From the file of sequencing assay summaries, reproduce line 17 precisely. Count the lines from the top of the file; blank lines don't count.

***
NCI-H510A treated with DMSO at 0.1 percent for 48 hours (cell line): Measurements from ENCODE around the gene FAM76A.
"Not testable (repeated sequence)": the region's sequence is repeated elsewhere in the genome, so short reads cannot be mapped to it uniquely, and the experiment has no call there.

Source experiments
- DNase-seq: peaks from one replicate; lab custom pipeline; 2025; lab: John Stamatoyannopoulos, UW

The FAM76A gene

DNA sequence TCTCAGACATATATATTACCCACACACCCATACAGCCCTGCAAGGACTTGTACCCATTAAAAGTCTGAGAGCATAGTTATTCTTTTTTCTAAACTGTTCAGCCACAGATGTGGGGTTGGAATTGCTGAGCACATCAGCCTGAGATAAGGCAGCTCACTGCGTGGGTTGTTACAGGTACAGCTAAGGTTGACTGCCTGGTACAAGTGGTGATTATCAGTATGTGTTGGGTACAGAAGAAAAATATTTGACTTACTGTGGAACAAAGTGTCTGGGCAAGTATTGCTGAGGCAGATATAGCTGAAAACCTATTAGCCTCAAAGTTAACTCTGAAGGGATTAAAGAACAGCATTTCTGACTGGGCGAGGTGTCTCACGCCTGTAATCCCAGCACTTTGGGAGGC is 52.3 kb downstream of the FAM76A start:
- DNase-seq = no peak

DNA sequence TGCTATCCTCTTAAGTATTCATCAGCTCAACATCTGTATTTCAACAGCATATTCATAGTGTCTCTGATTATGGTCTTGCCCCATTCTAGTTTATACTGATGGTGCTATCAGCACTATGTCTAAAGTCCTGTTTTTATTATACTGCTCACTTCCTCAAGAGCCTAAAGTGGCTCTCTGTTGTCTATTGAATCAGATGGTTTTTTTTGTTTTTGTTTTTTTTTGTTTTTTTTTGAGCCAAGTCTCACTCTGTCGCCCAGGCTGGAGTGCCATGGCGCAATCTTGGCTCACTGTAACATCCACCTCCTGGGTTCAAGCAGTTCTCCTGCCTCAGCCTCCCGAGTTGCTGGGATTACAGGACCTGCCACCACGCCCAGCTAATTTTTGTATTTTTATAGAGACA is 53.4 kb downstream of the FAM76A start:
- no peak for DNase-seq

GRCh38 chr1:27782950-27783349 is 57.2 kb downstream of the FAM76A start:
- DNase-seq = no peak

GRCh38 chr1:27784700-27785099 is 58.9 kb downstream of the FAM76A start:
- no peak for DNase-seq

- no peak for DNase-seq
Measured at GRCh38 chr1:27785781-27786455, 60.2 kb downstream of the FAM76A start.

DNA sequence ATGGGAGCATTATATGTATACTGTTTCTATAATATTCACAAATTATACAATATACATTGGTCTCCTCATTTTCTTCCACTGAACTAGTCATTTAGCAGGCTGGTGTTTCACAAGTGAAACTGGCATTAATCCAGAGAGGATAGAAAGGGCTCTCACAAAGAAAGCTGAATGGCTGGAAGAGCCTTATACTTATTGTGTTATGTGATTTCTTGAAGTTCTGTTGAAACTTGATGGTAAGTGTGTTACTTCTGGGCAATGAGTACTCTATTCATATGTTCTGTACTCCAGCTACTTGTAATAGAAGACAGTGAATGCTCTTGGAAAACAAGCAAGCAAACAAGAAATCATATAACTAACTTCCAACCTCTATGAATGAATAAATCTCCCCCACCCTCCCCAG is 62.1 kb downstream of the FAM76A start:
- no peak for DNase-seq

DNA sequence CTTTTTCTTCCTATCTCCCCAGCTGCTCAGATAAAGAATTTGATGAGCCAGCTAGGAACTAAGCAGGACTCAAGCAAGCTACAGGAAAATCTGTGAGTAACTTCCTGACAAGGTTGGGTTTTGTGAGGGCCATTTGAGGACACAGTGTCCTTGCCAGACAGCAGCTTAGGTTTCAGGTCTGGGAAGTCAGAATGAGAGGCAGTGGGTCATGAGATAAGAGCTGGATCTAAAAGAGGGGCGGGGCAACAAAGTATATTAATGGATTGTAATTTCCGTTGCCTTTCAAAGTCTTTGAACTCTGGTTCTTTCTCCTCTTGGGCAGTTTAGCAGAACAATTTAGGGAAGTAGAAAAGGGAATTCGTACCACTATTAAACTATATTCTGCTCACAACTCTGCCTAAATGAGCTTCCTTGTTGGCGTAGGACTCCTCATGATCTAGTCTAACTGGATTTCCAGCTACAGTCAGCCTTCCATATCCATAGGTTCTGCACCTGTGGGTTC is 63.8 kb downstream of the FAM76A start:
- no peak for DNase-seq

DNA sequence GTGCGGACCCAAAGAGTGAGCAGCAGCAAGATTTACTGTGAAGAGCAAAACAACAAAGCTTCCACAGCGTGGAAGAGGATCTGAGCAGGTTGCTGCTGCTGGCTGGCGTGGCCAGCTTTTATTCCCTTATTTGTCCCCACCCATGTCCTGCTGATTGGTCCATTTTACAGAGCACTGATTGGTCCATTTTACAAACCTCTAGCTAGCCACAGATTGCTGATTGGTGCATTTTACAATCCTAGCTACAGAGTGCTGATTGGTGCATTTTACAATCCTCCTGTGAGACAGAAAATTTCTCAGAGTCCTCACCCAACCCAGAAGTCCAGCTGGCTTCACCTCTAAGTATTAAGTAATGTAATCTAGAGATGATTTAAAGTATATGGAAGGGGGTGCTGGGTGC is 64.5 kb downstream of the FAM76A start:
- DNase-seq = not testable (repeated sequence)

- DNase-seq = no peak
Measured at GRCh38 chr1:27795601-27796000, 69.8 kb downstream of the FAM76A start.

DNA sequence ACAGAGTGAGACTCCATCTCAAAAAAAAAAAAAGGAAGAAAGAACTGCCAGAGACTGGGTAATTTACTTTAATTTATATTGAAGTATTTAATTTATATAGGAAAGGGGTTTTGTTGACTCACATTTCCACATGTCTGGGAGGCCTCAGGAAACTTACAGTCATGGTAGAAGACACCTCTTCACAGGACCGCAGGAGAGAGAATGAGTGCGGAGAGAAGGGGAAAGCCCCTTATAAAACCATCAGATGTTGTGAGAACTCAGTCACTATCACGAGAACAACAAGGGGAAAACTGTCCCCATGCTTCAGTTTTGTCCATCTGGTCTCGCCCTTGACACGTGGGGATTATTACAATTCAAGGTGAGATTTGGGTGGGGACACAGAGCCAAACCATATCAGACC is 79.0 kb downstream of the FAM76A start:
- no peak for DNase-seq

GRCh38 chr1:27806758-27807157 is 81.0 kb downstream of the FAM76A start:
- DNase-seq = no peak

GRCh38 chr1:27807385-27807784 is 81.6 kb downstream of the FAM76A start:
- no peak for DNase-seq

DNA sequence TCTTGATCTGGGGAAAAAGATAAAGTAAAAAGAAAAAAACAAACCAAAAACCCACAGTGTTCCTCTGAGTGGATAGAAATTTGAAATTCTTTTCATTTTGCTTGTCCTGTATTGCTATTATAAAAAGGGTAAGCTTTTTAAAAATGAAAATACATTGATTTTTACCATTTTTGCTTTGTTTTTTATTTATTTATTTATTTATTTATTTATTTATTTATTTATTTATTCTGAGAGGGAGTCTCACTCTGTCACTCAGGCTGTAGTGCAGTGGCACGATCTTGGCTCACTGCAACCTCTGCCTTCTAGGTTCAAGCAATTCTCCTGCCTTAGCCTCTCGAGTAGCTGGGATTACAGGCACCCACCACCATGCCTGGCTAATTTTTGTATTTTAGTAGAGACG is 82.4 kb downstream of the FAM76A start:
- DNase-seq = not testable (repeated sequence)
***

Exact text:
- no peak for DNase-seq